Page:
Sean Thackrey Pleiades XVII is a wine that really defies ratings or criticism. The wine maker, Sean Thackery, apparently is a scholarly fellow whose winemaking is guided by ancient texts. In other words, this is outside-the-box wine. If you have any doubts, though, consider the blend: a non-vintage mix of Sangiovese, Syrah, Viognier, Mourvedre, Rousanne, Barbera, Carignane and probably other varietals as well.
Once opened, I can confirm this is a certifiably strange wine. It smells unmistakably of bananas that are turning brown. Not rotten bananas, but certainly those verging on the level of maturity one would desire for banana bread. But that's not all. There are medicinal menthol-lyptus aromas. It's rumored that Thackrey ferments his wine in a eucalyptus grove, so perhaps this shouldn't be too surprising. Love or hate--I fell on the not so into this camp--no other wine smells like this, that's for sure. I was more disappointed, however, in the generic fruit-bomb flavors it had to offer. The acidity seemed especially low. Given that it's common to add acid to wine in California, you can bet that a hands-off winemaker will not "correct" this problem. The consequence is a flabby, unstructured wine, though if you are philosophically in favor of minimal intervention, then this is a virtue.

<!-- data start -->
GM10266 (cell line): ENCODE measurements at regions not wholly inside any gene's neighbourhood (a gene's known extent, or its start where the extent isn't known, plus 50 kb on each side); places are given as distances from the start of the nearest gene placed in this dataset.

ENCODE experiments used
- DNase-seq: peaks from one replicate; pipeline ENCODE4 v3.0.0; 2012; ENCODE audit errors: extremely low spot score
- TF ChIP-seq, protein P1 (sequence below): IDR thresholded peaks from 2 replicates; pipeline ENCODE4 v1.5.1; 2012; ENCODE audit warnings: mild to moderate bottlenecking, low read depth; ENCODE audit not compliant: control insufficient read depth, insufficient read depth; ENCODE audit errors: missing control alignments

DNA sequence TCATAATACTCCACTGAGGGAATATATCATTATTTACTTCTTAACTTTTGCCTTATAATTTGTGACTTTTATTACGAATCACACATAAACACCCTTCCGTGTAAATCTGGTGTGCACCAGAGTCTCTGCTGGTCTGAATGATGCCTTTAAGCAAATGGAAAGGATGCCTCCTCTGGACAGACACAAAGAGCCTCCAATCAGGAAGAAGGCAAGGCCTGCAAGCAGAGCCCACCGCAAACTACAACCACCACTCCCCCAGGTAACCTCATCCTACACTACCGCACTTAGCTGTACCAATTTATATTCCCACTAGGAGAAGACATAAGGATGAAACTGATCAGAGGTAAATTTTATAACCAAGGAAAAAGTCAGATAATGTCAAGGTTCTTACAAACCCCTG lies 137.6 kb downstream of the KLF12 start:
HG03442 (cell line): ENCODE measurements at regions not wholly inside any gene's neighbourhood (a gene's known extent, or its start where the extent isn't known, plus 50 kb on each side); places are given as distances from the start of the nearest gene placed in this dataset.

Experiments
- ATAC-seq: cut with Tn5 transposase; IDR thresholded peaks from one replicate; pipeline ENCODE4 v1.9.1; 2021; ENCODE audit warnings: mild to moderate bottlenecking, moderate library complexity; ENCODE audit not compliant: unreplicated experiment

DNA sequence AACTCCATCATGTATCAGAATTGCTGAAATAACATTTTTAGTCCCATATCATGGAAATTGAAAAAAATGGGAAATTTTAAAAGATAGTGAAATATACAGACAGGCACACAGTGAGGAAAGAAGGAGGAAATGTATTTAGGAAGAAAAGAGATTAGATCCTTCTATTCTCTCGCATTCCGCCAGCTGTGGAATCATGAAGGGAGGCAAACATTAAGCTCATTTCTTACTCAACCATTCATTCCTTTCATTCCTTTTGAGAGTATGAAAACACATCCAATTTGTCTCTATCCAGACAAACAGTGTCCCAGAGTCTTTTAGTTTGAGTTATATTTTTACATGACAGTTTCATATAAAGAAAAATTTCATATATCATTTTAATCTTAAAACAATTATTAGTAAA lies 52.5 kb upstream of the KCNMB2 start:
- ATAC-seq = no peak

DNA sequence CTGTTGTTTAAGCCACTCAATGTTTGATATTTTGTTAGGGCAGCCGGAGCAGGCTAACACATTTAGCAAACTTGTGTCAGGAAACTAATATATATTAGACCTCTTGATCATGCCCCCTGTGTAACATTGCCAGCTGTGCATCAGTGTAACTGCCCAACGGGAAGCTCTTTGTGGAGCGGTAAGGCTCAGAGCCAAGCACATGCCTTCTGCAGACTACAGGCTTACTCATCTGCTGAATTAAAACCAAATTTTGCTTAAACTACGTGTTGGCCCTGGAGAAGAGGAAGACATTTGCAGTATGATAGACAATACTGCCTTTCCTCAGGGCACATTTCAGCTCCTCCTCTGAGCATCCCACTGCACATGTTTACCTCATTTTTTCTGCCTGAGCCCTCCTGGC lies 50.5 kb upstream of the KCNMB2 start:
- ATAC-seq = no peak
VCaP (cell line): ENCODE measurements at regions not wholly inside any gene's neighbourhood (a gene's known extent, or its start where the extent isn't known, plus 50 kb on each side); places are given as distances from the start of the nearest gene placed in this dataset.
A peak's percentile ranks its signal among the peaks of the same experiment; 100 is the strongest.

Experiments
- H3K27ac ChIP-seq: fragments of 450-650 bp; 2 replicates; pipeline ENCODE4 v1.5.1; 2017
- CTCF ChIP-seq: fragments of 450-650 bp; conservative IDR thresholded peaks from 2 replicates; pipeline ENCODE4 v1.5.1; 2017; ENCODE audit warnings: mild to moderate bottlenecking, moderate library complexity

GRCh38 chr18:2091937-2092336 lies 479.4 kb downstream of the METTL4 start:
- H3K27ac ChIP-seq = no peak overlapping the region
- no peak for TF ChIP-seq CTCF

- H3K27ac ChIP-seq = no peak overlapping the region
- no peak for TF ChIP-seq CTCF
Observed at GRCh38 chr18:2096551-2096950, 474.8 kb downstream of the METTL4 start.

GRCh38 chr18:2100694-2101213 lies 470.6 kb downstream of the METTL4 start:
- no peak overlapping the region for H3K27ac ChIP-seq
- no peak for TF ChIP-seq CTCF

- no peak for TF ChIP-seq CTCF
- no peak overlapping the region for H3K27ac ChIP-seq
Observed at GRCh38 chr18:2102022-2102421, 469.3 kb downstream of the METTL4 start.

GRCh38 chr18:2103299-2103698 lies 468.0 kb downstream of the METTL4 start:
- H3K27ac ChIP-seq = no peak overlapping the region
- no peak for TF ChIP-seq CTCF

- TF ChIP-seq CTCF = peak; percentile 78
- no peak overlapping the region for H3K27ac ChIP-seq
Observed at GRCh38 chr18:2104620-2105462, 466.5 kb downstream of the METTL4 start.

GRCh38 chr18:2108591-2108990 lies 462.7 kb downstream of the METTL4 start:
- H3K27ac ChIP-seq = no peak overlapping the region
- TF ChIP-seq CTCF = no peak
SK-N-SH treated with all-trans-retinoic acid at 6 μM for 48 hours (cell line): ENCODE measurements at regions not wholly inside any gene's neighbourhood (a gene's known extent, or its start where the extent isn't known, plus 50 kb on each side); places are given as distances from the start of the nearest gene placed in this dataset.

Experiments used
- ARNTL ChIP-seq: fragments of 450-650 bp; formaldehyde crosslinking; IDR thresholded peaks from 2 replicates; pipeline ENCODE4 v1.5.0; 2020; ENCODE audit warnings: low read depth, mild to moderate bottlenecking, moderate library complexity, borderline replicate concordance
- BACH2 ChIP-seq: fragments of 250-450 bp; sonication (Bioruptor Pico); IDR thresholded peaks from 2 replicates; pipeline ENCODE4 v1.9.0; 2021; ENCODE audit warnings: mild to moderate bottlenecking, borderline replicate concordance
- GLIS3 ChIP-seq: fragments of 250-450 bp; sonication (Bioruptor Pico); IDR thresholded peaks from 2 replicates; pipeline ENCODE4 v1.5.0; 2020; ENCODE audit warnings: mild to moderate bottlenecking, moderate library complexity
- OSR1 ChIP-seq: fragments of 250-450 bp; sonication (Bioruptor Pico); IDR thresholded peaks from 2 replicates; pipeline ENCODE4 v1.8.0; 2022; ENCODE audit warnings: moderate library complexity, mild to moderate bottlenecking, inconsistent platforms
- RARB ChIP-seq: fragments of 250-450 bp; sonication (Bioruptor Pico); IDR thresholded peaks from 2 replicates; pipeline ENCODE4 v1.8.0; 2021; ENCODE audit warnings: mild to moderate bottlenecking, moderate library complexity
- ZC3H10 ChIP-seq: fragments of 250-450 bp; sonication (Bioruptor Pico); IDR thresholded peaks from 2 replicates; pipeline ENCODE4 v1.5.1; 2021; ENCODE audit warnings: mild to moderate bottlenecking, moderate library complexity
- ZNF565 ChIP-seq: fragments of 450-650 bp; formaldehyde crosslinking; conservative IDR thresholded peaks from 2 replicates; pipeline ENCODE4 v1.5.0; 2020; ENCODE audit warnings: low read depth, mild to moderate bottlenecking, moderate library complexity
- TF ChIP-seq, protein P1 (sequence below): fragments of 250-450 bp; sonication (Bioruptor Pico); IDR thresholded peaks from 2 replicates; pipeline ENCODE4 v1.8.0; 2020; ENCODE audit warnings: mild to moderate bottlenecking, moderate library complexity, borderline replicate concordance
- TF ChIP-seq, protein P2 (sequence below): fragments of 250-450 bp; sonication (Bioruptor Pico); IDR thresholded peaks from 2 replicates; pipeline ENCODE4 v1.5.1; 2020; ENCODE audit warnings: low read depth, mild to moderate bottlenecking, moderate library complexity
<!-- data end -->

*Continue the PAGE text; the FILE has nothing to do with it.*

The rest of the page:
Fascinating nose and eminently gulpable, but not what I'd consider an excellent wine. Still, I'd recommend it as an interesting one-off experience even though it's definitely not a re-buy for me. It's not a wine I can knock because intention is important in this context, kind of like how an imperfect art film is more fulfilling than a technically correct Hollywood production.
Score: Not Applicable
Price: $23 from K&L Wines